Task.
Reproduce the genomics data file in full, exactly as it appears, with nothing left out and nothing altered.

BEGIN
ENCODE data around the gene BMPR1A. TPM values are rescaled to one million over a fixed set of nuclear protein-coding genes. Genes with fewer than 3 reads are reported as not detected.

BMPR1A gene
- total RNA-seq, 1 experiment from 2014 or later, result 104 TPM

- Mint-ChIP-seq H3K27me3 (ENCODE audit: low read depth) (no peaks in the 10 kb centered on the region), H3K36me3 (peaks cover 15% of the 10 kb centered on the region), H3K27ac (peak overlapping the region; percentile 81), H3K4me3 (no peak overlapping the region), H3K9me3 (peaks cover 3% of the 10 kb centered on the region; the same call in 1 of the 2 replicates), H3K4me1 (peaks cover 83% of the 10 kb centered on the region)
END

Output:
ENCODE data around the gene BMPR1A. TPM values are rescaled to one million over a fixed set of nuclear protein-coding genes. Genes with fewer than 3 reads are reported as not detected.

BMPR1A gene
- total RNA-seq, 1 experiment from 2014 or later, result 104 TPM

- Mint-ChIP-seq H3K27me3 (ENCODE audit: low read depth) (no peaks in the 10 kb centered on the region), H3K36me3 (peaks cover 15% of the 10 kb centered on the region), H3K27ac (peak overlapping the region; percentile 81), H3K4me3 (no peak overlapping the region), H3K9me3 (peaks cover 3% of the 10 kb centered on the region; the same call in 1 of the 2 replicates), H3K4me1 (peaks cover 83% of the 10 kb centered on the region)